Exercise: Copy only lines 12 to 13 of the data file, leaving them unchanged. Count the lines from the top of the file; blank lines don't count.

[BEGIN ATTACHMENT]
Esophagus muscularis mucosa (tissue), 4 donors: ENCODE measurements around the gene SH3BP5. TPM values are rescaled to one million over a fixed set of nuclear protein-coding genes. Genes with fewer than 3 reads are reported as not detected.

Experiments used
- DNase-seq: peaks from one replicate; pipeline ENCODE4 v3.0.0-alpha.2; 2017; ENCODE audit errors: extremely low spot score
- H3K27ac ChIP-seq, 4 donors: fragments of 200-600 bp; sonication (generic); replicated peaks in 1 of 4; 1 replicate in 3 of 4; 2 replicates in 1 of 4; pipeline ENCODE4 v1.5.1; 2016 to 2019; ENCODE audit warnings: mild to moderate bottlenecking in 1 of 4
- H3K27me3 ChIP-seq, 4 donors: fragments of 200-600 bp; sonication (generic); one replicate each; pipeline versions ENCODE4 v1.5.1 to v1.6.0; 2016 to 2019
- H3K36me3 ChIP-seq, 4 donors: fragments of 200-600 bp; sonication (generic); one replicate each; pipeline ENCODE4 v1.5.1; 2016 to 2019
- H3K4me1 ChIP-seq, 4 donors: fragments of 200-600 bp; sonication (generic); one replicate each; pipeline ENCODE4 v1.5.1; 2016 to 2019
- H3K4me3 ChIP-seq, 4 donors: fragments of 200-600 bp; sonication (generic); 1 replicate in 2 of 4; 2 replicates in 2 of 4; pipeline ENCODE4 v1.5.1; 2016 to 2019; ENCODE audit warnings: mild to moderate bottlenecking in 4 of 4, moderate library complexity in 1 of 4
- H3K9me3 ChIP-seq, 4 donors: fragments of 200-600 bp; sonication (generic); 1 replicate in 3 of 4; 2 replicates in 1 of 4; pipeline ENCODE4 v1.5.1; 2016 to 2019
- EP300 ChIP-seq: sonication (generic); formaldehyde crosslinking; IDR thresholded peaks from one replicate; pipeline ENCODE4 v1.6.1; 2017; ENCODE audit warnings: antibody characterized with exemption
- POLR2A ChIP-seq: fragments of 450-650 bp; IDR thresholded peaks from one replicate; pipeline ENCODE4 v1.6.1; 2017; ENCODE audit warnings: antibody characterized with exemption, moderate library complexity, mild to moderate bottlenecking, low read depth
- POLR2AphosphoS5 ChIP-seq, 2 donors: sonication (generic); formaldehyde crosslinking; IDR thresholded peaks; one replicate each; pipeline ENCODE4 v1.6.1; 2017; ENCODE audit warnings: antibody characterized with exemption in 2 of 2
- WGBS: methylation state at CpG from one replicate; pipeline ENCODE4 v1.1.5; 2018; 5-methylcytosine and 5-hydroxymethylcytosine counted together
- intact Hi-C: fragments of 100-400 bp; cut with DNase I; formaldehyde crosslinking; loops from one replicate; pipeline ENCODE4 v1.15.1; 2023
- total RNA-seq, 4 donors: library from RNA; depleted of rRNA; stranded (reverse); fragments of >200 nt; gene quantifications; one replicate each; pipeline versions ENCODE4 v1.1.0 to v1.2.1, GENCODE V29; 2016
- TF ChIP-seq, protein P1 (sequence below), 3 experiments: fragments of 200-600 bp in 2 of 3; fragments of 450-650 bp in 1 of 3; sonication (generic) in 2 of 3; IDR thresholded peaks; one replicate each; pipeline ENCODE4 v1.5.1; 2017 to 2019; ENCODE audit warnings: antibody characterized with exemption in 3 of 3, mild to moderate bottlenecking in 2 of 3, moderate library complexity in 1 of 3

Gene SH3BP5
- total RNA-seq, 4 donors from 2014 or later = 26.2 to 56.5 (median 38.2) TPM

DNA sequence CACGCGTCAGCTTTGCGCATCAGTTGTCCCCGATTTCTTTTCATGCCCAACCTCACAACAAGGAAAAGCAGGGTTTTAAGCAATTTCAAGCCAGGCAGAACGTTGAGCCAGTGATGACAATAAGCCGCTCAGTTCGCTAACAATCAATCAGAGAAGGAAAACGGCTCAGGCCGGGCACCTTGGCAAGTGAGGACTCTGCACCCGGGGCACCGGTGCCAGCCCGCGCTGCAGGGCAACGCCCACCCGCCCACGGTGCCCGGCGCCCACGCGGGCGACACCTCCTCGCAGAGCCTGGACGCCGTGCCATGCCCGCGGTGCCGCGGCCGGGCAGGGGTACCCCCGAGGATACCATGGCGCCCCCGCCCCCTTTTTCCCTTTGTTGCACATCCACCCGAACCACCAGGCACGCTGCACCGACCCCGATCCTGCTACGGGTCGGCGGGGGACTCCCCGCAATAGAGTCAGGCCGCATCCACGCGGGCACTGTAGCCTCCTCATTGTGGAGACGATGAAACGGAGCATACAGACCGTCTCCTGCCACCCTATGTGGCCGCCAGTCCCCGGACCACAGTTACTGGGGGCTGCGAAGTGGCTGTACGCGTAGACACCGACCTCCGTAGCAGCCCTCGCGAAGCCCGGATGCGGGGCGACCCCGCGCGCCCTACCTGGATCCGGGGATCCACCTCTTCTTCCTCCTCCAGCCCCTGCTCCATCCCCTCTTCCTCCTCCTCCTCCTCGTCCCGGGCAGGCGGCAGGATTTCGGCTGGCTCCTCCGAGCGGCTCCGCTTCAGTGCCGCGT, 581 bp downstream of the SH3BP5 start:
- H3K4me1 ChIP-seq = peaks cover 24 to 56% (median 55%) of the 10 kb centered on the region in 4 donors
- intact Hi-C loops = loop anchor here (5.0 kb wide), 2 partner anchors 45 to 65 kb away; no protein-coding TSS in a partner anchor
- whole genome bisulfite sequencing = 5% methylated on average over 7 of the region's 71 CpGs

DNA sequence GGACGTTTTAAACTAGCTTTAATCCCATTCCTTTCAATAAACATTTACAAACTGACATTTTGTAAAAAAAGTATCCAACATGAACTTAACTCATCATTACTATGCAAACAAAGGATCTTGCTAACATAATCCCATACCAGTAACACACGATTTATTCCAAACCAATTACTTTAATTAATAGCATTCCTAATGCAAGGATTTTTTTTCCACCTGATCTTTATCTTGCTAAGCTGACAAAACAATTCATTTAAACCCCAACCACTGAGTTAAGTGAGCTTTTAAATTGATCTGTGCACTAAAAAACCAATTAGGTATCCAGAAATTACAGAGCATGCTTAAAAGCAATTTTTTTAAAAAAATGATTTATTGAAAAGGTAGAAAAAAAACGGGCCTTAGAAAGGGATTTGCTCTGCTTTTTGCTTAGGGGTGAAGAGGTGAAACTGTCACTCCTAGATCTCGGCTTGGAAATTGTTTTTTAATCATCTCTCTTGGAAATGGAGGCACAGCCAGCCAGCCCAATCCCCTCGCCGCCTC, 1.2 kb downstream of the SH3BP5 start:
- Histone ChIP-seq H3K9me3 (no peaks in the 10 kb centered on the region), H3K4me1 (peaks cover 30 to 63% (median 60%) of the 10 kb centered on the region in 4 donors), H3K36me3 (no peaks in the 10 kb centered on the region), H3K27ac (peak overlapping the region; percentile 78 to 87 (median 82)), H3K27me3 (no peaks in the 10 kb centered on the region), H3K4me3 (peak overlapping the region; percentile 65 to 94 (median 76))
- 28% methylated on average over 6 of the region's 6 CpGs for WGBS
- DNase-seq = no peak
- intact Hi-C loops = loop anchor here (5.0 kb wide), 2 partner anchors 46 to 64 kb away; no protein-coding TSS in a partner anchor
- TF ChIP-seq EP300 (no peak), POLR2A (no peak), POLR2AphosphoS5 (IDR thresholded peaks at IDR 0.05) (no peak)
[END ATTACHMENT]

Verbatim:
- POLR2AphosphoS5 ChIP-seq, 2 donors: sonication (generic); formaldehyde crosslinking; IDR thresholded peaks; one replicate each; pipeline ENCODE4 v1.6.1; 2017; ENCODE audit warnings: antibody characterized with exemption in 2 of 2
- WGBS: methylation state at CpG from one replicate; pipeline ENCODE4 v1.1.5; 2018; 5-methylcytosine and 5-hydroxymethylcytosine counted together